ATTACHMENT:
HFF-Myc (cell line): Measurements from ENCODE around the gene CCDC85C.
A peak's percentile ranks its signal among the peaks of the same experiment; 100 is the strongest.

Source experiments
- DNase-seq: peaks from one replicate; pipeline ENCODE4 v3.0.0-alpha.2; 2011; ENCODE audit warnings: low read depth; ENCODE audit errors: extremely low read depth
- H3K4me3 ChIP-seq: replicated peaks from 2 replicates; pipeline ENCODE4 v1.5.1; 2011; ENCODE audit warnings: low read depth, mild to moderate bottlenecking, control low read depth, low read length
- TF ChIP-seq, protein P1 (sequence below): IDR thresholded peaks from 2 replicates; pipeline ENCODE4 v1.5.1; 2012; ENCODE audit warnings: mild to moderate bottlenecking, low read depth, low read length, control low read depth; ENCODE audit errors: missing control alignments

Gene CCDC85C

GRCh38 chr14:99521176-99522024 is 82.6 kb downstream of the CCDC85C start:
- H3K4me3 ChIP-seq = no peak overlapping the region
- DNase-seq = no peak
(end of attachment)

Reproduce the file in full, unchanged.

HFF-Myc (cell line): Measurements from ENCODE around the gene CCDC85C.
A peak's percentile ranks its signal among the peaks of the same experiment; 100 is the strongest.

Source experiments
- DNase-seq: peaks from one replicate; pipeline ENCODE4 v3.0.0-alpha.2; 2011; ENCODE audit warnings: low read depth; ENCODE audit errors: extremely low read depth
- H3K4me3 ChIP-seq: replicated peaks from 2 replicates; pipeline ENCODE4 v1.5.1; 2011; ENCODE audit warnings: low read depth, mild to moderate bottlenecking, control low read depth, low read length
- TF ChIP-seq, protein P1 (sequence below): IDR thresholded peaks from 2 replicates; pipeline ENCODE4 v1.5.1; 2012; ENCODE audit warnings: mild to moderate bottlenecking, low read depth, low read length, control low read depth; ENCODE audit errors: missing control alignments

Gene CCDC85C

GRCh38 chr14:99521176-99522024 is 82.6 kb downstream of the CCDC85C start:
- H3K4me3 ChIP-seq = no peak overlapping the region
- DNase-seq = no peak